“Get the girl to check the numbers.” These words came from astronaut John Glenn in February 1962 as he prepared to become the first American to orbit the Earth. The trajectory of his orbit had been calculated by NASA’s new state-of-the-art computers, but Glenn did not trust the machines.

Mercury 7 astronauts had always relied on “computers in skirts,” women who were mathematicians at NASA’s Langley Research Center for such flight data. So before he made his historic voyage into space, Glenn called on Katherine Johnson to recheck the computer’s analysis, knowing that she had provided similar calculations for Alan Shepard, the first American in space. Johnson, one of the few African-American women then working for NASA, calculated and confirmed the data for Glenn’s orbit. Click here. (3/21)

Astronomers Spot Universe’s Most Eccentric Planet Yet (Source: CSM)
The most eccentric planet ever observed has been identified whipping round a star about 117 light-years from Earth. The research, published February by a group of researchers from eight universities and five scientific institutions, also detected a flash of starlight reflected from the planet’s atmosphere as it made its closest orbital approach to its sun.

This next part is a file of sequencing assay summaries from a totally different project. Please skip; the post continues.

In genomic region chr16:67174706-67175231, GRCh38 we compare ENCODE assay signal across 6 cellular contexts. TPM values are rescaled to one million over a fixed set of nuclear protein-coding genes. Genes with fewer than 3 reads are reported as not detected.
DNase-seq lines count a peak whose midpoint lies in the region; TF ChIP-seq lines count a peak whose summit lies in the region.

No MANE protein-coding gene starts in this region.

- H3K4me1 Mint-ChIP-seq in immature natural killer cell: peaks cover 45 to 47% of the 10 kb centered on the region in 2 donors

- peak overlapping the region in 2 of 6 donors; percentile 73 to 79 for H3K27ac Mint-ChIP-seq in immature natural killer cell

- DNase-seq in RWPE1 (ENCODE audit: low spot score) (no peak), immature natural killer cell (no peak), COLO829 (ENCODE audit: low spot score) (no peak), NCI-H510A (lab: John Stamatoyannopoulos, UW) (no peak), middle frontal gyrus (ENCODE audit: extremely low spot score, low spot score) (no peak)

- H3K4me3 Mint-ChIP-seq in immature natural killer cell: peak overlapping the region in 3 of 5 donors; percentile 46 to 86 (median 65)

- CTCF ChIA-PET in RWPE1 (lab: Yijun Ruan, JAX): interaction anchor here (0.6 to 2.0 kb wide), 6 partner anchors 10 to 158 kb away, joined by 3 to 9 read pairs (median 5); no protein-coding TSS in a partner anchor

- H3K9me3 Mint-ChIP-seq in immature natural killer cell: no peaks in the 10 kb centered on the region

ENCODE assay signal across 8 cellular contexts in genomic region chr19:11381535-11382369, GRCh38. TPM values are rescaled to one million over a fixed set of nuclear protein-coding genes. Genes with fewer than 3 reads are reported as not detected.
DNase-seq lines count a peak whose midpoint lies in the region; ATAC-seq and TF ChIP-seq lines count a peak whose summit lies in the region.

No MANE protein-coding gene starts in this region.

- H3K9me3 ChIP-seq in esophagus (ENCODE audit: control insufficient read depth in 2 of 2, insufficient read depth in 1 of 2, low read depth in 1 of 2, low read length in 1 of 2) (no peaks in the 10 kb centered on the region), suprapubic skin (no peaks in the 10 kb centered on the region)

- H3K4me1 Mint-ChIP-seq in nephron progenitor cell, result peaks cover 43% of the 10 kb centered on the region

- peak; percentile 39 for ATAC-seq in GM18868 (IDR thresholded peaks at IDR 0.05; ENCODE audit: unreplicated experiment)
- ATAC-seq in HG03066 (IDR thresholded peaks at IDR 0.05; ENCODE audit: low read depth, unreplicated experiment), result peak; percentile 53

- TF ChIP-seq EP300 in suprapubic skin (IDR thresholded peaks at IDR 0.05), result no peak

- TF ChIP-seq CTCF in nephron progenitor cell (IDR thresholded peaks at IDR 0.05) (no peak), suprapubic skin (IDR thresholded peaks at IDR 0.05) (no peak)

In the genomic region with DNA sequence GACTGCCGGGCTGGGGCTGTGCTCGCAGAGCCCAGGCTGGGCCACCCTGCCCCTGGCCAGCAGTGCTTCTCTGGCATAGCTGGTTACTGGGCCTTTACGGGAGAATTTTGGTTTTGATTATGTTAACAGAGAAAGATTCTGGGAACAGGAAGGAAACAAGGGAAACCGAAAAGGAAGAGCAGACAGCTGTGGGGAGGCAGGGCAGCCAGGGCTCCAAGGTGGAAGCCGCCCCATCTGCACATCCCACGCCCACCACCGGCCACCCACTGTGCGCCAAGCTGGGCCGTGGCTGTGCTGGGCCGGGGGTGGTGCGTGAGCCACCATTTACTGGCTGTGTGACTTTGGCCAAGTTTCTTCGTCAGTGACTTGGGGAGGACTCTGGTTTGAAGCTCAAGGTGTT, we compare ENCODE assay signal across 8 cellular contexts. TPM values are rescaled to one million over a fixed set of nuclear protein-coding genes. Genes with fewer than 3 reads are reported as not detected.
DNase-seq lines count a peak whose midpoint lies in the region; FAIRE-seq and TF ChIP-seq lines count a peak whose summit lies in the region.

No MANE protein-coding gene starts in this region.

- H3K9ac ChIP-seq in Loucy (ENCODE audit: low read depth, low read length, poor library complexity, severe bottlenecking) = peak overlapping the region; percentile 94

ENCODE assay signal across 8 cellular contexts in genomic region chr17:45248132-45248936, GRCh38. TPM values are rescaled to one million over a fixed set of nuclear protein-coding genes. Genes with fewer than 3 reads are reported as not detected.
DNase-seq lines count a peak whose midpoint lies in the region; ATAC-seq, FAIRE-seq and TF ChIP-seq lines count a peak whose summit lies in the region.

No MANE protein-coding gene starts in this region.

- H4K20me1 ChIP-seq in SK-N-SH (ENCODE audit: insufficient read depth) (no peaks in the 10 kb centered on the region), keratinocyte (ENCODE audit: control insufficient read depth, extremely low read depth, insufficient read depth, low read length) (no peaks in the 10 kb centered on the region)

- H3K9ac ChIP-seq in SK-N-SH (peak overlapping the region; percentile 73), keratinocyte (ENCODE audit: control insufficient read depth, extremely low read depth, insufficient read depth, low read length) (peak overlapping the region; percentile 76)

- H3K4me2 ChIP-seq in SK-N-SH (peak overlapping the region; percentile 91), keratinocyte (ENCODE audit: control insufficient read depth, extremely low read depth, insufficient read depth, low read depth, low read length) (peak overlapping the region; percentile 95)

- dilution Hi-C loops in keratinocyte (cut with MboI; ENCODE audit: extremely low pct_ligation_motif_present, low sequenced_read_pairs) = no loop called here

Planets in our own solar system orbit the sun in an almost circular fashion, but there are some whose orbits are far more elliptical – or “eccentric” – in nature, and this planet, HD 20782, has the most eccentric orbit ever seen. Click here. (3/20)

SpaceX Hopes to Raise Launch Tempo After Space Station Flight (Source: SpaceFlight Now)
SpaceX is targeting April 8 for the launch of its first resupply run to the International Space Station in nearly a year, a mission that the company hopes will mark the start of a rapid-fire launch manifest full of payloads waiting to fly. The early April blastoff aboard SpaceX’s Falcon 9 rocket will be the company’s eighth of at least 26 space station cargo missions under contracts to NASA.